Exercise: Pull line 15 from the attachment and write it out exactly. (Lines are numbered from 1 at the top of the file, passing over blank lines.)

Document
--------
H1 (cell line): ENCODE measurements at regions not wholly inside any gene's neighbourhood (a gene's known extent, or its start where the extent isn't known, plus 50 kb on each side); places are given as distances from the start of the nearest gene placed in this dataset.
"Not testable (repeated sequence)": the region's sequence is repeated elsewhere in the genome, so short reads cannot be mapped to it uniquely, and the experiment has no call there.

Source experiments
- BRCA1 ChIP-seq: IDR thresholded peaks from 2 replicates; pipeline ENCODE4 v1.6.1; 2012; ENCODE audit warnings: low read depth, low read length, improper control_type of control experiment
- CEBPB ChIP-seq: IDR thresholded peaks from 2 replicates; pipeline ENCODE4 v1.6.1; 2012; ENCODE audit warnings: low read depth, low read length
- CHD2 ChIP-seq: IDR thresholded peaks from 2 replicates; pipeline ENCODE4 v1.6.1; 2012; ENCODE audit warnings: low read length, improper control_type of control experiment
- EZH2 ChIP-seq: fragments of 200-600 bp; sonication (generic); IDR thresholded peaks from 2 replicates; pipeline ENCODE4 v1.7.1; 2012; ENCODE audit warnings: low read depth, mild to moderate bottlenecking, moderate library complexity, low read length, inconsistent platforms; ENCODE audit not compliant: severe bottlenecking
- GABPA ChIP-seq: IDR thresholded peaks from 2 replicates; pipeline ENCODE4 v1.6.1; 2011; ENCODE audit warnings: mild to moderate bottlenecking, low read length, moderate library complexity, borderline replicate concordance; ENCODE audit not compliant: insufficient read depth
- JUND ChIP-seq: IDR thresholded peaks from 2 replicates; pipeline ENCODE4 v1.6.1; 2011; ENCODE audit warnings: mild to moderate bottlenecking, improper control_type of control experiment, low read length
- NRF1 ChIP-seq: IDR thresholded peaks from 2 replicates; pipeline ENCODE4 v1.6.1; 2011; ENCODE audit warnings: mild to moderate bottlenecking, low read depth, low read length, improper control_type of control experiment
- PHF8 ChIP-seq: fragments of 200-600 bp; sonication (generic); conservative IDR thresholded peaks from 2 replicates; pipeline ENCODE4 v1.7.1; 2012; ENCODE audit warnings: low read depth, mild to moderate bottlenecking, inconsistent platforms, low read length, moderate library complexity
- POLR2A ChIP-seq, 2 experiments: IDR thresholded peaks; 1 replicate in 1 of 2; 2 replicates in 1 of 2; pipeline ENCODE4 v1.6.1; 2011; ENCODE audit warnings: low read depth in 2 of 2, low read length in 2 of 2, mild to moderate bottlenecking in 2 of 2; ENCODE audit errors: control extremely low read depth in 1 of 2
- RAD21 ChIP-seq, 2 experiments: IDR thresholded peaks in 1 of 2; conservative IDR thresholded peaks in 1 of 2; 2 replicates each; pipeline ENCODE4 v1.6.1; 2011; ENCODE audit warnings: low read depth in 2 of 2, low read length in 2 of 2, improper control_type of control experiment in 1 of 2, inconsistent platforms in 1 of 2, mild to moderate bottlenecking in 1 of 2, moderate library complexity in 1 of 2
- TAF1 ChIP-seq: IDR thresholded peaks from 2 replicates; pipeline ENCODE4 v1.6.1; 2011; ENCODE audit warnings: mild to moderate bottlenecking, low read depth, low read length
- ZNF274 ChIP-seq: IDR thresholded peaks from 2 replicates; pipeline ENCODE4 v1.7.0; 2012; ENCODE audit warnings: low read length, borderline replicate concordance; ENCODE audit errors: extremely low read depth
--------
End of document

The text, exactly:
- ZNF274 ChIP-seq: IDR thresholded peaks from 2 replicates; pipeline ENCODE4 v1.7.0; 2012; ENCODE audit warnings: low read length, borderline replicate concordance; ENCODE audit errors: extremely low read depth